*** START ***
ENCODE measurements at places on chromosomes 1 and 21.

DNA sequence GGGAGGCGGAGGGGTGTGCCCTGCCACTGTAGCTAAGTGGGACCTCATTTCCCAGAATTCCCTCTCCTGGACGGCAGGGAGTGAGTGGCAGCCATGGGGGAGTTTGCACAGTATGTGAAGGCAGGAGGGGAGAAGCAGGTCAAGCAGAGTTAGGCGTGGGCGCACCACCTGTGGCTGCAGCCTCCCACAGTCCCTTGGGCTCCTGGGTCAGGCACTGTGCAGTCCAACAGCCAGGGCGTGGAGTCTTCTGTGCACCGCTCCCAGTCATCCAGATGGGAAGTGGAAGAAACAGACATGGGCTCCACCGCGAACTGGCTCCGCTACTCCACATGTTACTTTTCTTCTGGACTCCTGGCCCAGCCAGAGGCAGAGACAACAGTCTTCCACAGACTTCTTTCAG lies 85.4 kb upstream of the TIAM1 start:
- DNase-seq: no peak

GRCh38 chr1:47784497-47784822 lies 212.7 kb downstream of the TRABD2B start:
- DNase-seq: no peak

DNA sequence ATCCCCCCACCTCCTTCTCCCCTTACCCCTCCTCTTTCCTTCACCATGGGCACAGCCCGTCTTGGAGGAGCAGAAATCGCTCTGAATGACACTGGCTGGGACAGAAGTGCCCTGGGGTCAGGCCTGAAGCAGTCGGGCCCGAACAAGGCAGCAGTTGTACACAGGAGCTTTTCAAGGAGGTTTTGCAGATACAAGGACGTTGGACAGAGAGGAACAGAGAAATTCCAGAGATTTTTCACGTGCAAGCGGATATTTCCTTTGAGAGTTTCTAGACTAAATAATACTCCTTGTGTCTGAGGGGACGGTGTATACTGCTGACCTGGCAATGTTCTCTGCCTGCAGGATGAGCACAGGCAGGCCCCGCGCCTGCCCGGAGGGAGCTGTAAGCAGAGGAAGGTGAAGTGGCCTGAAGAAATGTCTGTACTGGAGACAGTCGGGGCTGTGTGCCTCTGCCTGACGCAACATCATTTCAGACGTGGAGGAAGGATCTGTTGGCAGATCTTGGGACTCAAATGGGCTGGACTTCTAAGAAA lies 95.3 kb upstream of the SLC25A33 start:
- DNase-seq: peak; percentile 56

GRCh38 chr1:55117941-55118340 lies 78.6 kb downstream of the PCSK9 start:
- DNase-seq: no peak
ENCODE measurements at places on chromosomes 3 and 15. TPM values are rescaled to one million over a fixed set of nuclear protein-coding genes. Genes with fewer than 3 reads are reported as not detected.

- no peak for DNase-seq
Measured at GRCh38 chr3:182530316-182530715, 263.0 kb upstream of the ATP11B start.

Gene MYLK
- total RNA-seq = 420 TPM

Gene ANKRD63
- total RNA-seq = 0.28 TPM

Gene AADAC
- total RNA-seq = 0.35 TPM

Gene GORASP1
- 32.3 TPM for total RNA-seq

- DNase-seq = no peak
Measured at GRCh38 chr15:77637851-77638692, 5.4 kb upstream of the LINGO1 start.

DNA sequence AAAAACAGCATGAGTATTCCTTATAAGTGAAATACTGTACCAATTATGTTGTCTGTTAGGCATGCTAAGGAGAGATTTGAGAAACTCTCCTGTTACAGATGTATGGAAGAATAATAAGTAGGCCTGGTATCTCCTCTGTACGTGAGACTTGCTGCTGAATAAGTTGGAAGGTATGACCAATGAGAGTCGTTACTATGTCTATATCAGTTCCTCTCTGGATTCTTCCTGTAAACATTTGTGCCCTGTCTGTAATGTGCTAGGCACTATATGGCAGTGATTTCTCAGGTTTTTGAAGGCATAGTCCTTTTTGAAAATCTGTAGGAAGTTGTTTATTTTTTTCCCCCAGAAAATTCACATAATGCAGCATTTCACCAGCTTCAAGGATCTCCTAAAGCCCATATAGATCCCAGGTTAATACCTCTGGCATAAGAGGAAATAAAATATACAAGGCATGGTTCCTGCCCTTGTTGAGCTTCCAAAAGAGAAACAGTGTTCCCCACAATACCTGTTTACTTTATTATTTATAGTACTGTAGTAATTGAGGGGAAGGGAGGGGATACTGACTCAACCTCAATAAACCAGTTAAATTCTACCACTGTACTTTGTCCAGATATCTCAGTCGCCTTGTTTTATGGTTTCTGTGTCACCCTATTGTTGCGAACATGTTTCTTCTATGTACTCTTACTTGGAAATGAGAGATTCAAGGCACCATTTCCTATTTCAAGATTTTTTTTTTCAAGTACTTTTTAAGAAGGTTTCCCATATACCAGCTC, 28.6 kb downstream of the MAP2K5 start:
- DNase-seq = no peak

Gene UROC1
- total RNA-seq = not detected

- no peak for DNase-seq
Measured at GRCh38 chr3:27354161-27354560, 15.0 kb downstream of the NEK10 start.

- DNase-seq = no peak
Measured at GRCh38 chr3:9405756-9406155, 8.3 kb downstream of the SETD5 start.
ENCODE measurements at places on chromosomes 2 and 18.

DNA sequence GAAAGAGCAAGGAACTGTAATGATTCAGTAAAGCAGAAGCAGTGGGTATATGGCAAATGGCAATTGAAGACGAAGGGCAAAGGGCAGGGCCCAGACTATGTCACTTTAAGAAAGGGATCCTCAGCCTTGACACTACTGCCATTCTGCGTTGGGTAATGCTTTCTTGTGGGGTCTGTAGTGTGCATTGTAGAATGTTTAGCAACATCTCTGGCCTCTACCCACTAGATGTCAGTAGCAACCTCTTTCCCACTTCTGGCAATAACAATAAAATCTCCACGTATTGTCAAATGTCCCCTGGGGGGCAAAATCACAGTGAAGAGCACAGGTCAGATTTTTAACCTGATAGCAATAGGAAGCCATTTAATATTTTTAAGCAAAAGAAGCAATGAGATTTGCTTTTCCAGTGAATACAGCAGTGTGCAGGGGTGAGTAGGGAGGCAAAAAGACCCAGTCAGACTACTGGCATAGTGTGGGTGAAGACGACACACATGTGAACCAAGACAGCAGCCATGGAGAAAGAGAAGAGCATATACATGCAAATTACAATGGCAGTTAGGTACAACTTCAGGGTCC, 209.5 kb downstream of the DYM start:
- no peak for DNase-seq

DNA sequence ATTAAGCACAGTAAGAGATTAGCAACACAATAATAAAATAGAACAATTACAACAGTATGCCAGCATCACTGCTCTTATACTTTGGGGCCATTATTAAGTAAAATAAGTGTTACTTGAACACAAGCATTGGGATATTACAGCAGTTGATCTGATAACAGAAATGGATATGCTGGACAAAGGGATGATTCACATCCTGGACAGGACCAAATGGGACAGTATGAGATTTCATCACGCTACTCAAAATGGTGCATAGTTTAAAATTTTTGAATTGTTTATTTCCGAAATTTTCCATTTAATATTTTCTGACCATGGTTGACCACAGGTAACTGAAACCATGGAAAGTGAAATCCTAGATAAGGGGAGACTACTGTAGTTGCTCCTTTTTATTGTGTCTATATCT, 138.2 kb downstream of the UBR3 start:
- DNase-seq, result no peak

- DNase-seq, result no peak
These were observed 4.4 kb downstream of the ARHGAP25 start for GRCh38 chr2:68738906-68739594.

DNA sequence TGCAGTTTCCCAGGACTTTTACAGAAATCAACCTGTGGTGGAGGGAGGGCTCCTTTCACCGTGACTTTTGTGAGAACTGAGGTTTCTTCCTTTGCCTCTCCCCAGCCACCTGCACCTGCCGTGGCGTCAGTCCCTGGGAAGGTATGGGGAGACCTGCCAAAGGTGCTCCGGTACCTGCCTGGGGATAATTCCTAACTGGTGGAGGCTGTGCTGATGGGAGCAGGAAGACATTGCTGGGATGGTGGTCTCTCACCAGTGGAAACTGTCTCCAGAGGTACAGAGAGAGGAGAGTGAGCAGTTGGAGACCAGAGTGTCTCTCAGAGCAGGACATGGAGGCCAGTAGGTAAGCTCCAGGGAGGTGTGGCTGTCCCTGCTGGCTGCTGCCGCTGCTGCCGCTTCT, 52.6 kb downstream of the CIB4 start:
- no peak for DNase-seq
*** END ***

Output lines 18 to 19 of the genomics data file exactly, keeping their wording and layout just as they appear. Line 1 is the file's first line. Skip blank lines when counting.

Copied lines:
- total RNA-seq = 0.35 TPM

Gene GORASP1